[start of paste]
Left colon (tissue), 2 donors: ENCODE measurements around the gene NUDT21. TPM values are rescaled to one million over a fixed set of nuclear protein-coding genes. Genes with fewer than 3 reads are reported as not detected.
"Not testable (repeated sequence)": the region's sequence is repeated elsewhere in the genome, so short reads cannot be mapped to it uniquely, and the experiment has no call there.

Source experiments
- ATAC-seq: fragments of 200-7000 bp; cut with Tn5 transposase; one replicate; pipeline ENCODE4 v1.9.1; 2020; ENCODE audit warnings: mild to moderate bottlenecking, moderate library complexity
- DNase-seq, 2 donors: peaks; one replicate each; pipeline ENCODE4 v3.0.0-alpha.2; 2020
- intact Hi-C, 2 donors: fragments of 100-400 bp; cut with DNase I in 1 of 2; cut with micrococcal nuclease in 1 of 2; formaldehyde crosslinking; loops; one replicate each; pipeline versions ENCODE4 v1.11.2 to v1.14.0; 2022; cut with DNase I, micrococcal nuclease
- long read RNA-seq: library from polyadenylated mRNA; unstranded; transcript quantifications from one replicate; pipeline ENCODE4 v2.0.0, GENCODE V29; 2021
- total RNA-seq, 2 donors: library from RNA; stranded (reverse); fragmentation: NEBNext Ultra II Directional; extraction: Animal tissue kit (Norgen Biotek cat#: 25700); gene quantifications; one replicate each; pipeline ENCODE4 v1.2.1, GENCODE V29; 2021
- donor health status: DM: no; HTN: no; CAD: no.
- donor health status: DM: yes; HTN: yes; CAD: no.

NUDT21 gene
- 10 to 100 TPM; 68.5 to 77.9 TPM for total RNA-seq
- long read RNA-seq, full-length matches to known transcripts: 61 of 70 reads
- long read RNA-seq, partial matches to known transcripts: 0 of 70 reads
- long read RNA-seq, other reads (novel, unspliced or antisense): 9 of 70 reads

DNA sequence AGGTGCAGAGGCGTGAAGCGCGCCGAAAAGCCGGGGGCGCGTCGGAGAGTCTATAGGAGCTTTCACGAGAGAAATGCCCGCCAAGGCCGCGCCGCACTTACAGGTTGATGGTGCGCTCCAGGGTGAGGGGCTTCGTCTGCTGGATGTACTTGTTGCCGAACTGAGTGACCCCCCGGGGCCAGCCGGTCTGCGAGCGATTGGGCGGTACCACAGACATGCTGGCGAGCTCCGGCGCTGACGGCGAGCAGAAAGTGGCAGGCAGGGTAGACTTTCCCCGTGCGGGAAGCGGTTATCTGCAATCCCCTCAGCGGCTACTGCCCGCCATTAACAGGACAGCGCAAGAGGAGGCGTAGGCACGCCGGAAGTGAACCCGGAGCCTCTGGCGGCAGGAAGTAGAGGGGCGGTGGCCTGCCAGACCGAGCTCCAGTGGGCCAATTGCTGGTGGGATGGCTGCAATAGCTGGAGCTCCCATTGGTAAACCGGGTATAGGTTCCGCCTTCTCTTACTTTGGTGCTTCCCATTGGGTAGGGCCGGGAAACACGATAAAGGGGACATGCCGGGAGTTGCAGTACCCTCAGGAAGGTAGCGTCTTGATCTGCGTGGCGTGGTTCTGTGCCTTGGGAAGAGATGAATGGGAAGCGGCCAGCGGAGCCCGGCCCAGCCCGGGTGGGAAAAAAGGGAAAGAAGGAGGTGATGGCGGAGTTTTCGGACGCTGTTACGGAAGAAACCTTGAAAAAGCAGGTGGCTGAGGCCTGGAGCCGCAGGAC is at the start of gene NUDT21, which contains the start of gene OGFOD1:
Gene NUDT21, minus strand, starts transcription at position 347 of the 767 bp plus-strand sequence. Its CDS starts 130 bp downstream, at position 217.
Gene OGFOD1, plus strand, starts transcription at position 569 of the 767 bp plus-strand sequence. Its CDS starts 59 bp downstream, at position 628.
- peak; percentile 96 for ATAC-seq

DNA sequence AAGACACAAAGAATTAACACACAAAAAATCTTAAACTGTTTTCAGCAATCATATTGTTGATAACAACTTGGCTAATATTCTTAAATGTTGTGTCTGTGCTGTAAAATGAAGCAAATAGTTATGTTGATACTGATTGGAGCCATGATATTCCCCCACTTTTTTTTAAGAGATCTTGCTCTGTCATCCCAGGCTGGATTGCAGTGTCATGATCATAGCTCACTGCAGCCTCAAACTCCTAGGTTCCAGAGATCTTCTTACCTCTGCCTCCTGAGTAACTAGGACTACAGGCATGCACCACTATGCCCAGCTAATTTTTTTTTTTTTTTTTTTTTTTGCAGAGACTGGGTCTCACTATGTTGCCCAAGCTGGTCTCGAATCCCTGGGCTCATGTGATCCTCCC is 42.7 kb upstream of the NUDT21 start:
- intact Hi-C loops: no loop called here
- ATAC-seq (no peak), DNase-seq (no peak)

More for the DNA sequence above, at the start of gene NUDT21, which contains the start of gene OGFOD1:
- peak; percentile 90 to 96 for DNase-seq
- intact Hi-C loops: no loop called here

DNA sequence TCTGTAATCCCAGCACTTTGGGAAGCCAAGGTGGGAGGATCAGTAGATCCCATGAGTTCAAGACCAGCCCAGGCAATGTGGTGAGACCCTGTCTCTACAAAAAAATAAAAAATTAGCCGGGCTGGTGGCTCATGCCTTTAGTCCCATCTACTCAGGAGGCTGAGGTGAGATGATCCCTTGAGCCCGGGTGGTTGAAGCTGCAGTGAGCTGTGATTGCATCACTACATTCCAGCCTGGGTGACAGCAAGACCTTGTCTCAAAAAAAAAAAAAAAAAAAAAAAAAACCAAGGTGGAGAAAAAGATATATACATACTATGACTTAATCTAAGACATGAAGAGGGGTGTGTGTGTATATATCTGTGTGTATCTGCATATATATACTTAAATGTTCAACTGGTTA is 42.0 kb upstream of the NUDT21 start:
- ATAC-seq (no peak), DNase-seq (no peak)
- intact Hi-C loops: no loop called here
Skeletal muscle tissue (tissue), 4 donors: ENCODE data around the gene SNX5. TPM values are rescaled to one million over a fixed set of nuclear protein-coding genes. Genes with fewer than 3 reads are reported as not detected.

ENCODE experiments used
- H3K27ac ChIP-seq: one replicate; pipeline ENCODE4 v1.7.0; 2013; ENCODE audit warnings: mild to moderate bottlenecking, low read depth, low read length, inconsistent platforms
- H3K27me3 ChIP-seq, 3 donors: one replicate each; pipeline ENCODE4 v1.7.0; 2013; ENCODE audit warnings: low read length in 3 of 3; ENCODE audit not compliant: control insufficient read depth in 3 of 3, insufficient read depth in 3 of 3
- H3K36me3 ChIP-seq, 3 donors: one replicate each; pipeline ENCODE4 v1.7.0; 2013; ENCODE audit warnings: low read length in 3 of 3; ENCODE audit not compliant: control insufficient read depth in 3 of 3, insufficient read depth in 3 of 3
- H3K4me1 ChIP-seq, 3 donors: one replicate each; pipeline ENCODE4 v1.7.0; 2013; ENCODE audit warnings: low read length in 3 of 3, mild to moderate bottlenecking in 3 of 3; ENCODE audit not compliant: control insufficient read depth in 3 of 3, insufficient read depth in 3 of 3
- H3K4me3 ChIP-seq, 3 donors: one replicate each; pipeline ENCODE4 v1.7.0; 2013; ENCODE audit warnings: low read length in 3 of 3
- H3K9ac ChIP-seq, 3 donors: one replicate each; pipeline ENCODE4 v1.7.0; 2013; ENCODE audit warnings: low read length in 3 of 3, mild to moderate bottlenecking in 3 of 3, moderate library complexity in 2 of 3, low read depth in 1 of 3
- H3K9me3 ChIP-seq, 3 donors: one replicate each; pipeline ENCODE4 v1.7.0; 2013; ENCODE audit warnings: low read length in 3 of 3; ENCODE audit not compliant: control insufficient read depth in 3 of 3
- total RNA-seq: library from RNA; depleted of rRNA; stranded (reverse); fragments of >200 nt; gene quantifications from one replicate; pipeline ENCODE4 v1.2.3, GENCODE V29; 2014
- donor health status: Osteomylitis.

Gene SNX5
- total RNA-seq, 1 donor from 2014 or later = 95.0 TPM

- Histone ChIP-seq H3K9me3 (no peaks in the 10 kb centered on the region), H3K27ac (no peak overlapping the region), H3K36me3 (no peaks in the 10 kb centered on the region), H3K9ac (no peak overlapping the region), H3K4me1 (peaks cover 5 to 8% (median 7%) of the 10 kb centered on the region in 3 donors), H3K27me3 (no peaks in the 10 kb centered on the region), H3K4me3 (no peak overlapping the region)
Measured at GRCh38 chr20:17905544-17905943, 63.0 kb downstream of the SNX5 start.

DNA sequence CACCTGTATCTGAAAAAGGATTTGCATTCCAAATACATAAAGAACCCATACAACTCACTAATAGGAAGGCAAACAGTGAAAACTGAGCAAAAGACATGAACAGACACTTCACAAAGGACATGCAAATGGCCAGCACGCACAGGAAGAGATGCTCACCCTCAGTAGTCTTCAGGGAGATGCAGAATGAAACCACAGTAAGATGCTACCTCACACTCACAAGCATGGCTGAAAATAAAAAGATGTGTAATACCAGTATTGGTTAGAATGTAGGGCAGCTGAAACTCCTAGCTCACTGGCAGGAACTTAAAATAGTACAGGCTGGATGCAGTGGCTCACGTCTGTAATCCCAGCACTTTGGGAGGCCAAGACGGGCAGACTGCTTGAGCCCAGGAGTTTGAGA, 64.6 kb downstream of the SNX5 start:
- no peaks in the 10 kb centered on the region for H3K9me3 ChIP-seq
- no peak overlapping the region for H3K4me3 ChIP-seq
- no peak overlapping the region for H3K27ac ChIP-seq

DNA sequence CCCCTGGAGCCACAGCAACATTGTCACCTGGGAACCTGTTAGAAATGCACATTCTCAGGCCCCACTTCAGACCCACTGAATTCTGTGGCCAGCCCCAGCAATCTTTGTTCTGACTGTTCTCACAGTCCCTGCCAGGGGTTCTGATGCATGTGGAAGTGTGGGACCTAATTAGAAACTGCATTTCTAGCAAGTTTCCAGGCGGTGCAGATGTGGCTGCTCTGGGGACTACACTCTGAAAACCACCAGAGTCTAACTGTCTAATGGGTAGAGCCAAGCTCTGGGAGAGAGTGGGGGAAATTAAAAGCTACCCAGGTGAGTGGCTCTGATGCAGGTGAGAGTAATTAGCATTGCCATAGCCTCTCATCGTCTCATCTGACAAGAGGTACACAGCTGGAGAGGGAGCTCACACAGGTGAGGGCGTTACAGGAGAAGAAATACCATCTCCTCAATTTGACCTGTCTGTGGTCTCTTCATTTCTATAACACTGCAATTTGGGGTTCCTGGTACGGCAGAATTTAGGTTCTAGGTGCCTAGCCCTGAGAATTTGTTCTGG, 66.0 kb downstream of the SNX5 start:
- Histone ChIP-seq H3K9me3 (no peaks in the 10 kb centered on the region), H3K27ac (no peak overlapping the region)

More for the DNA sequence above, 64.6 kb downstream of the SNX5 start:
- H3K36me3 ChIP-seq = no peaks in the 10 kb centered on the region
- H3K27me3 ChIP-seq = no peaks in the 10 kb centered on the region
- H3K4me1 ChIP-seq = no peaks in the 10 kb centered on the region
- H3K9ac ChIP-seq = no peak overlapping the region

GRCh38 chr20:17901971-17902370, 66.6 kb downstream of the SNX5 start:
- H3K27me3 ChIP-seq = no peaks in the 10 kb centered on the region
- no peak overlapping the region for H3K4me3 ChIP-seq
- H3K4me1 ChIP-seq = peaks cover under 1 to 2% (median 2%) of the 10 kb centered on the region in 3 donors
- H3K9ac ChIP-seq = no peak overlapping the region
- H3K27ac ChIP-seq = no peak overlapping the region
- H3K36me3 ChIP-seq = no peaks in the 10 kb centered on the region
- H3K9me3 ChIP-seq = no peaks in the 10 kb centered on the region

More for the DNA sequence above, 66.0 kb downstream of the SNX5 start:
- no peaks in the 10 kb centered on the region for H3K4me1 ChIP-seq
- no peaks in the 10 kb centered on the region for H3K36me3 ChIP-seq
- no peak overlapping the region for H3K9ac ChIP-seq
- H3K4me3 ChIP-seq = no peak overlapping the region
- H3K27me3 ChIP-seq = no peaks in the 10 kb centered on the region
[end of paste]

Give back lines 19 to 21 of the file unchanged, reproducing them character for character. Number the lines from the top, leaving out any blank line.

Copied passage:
- peak; percentile 96 for ATAC-seq

DNA sequence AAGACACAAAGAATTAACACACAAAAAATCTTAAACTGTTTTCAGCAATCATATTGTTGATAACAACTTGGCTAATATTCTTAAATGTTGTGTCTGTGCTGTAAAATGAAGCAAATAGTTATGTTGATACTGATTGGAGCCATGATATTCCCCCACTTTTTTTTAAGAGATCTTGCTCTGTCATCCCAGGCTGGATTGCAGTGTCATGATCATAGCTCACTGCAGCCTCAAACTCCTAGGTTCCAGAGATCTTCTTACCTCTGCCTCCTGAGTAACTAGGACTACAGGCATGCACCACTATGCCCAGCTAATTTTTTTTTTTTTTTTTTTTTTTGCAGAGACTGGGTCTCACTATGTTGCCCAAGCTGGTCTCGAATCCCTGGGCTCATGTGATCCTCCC is 42.7 kb upstream of the NUDT21 start:
- intact Hi-C loops: no loop called here